This is quite a good story, adding a lot to the film. In some ways, it’s a more interesting and effective story than the film’s, though it necessarily features little direct interaction between Godzilla and the human cast, mostly cutting between them instead. It contextualizes the film’s backstory nicely, tying the rise of the Titans directly to the dawn of the atomic age, and nicely explaining what led up to the Bikini Atoll attack disguised as a bomb test, as described in the movie. I didn’t like the way the movie replaced the original 1954 film’s allegorical protest against the American H-bomb tests with a more neutral and benign depiction of them as merely a misguided attempt to stop Godzilla. Awakening corrects that somewhat by allowing its Japanese protagonist to protest the arrogance of an American military smugly convinced that atomic bombs will solve everything. It’s nowhere near the level of the original film’s powerful commentary on the ethics of WMD development and proliferation, but it’s appreciated.

It’s not perfect, though. The ending is a little abrupt, and the contrivance of making Ishiro 14-15 years older than Ken Watanabe strains credulity. The science is also a mess; one montage page shows Mt. Fuji remaining essentially unaltered over 250 million years of geological and evolutionary change, even though Fuji-san is an active volcano only a few hundred thousand years old. It also shows the Hiroshima atomic blast being visible from Mt. Fuji, when they’re actually about 700 km apart. But one doesn’t expect credible science from a Godzilla story anyway (with the exception of the recent anime Godzilla Singular Point).

There are a couple of interesting similarities between this and Singular Point. The nature of the Shinomura colony creature and the global threat it poses is highly similar to that of the Red Dust in GSP. And there’s a flamboyant Monarch biologist who refers to the science of anomalous creatures as “Problematica,” similar to the “Biologica Phantastica” that GSP’s Mei studied (though that discipline was theoretical and philosophical in nature). It could be coincidence, but I wonder if the comic could have influenced the anime.

One detail worth noting is that I think this is the only American-made Godzilla story I’ve seen where the creature is referred to exclusively as “Gojira” within the story proper, even by English-speaking characters. If anything, this is another anachronism, since the reason Toei coined “Godzilla” as the official English spelling back in ’54 is because the favored romanization scheme at the time rendered the Japanese syllables as “Go-zi-la” or “Go-dzi-la,” vs. the modern preferred scheme that renders the same syllables as “Go-ji-ra.”

Skull Island: The Birth of Kong (2017): Written by Arvid Nelson, art by Zid

This is a sequel to the 1973 events of Kong: Skull Island. The frame story is set in 2012, two years before Godzilla, and features the character Houston Brooks, played as a young man by Corey Hawkins in K:SI and in the present day by Joe Morton in G:KotM. This comic was probably written and painted (by Mohammad Yazid, a Malaysian comic book artist who goes professionally by Zid) before its creators were aware of Morton’s casting. The 2012 Brooks resembles an aged-up Hawkins, but isn’t too dissimilar from Morton. The story shows Brooks retiring from the monster-monitoring Monarch organization, conflicting with his portrayal in KotM, where he’s still with Monarch in 2019.

The frame involves the discovery of a voice recorder left by Brooks’s son Aaron, who was lost in 1995. In flashback to that year, Aaron argues with his father over Monarch’s decision to trust Kong to protect Skull Island and contain its monsters, and thus he secretly organizes an expedition to Skull Island, apparently just to find out for himself. Their helicopter is naturally attacked by Titans (kaiju) and crashes, and they lose their survival expert immediately. They’re rescued by Kong but barely see him, and are taken in by the Iwi tribe as seen in the movie, specifically a boy named Ato, who’s more verbal than most of his people, having learned English from his father, who learned it from Marlow (John C. Reilly’s K:SI character).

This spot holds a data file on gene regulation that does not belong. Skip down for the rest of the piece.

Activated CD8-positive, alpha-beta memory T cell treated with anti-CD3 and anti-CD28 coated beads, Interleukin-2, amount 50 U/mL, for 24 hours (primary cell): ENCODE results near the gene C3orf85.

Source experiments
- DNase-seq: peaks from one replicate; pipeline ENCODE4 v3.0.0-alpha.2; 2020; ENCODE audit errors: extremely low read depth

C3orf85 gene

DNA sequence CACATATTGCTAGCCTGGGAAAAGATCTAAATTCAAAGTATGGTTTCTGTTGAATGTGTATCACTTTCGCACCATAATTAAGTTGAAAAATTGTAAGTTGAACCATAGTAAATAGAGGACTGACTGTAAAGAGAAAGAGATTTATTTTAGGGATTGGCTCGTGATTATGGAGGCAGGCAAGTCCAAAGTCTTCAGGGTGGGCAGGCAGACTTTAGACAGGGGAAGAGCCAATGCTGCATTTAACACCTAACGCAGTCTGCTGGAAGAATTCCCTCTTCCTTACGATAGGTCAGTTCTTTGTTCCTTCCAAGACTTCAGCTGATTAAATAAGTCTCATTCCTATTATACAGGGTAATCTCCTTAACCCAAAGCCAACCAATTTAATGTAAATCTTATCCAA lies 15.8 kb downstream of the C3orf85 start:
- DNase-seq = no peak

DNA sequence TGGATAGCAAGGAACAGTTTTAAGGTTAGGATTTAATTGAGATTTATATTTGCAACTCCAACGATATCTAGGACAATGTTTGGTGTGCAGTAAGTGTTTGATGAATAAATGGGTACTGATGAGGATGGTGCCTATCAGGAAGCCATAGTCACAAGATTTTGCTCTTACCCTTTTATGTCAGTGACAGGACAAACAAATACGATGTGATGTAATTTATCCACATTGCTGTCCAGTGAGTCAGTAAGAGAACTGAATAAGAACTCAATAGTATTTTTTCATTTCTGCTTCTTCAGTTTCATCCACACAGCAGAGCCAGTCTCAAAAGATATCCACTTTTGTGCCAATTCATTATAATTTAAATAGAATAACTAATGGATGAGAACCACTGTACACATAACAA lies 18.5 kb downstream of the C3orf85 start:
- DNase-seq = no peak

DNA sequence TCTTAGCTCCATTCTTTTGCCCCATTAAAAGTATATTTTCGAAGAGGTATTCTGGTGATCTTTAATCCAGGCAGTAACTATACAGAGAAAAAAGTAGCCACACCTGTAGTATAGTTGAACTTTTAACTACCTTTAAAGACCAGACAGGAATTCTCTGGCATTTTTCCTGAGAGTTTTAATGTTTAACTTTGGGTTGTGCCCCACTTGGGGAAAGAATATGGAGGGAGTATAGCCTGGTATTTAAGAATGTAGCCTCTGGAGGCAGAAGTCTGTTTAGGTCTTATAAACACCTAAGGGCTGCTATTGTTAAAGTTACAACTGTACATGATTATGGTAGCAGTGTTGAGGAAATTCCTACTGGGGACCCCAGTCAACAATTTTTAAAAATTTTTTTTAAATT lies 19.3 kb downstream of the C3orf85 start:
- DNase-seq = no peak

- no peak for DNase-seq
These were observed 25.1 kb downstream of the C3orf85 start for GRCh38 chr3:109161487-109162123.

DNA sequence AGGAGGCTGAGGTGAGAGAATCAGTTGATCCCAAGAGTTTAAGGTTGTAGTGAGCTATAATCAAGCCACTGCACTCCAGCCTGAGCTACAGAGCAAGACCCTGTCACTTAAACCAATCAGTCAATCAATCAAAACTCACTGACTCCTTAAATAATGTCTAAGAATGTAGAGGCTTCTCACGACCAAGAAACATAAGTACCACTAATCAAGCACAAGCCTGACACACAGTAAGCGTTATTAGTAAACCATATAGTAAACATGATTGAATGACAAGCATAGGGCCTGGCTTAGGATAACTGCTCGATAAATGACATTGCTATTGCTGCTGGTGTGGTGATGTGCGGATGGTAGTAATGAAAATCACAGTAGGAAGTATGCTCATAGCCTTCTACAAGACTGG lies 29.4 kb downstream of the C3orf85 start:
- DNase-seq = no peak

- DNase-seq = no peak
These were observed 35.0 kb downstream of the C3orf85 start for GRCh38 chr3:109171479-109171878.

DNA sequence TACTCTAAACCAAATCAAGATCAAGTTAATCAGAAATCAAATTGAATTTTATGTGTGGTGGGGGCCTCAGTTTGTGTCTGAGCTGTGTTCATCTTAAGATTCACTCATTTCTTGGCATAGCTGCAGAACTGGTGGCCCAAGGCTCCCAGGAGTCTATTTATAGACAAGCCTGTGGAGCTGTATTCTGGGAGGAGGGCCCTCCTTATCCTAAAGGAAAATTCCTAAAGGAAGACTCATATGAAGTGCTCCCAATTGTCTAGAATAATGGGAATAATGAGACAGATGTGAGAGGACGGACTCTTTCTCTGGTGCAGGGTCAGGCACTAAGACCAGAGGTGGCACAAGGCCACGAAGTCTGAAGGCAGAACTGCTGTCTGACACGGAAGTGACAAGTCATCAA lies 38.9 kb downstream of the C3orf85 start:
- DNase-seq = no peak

The most significant member of Aaron’s expedition is Walter Riccio, a mythographer, who gets hooked on the Iwi’s medicinal brew and starts having mystical visions revealing Kong’s origins. According to him, Skull Island was the home of Kong’s giant ape species for millions of years, until it was invaded by the Skullcrawlers from the Hollow Earth, wiping most of them out. (GvK would later depict a Kong-species homeland within the Hollow Earth, but there’s no reason the species couldn’t have existed in more than one place. However, island living tends to produce dwarfism rather than gigantism due to limited resources, so the biology of Skull Island makes little sense whether it’s populated by a whole community of Kongs or by the horde of deadly Titans seen in K:SI and this comic.) In Riccio’s visions, Kong’s parents were the last two survivors, who greeted the Iwi when they first came to the island. Kong was then born just before his parents were killed by Skullcrawlers, with their violent demise being his first sight.

Riccio is driven mad by his drugged visions, worshipping Kong as a god and seeking to destroy the Iwi’s protective walls so that Kong will prove himself as humanity’s divine protector against evil. Aaron tries to stop him, and Riccio kills two other teammates (including the female lead) in the battle. Riccio succeeds in bringing down the walls and letting the island’s giant predators attack the Iwi, and Kong indeed comes to their rescue, convincing Riccio that he’s proven them worthy of the god’s protection. But Kong recognizes Riccio as the real threat and smooshes him, then has a bonding moment with Aaron and leaves him be. This convinces Aaron that Kong isn’t just a monster but a guardian, an orphan inspired by his own childhood trauma to protect others. (Sounds awfully familiar for a comic-book plot. Are Titans a superstitious, cowardly lot? Does Kong dress up as a giant bat?)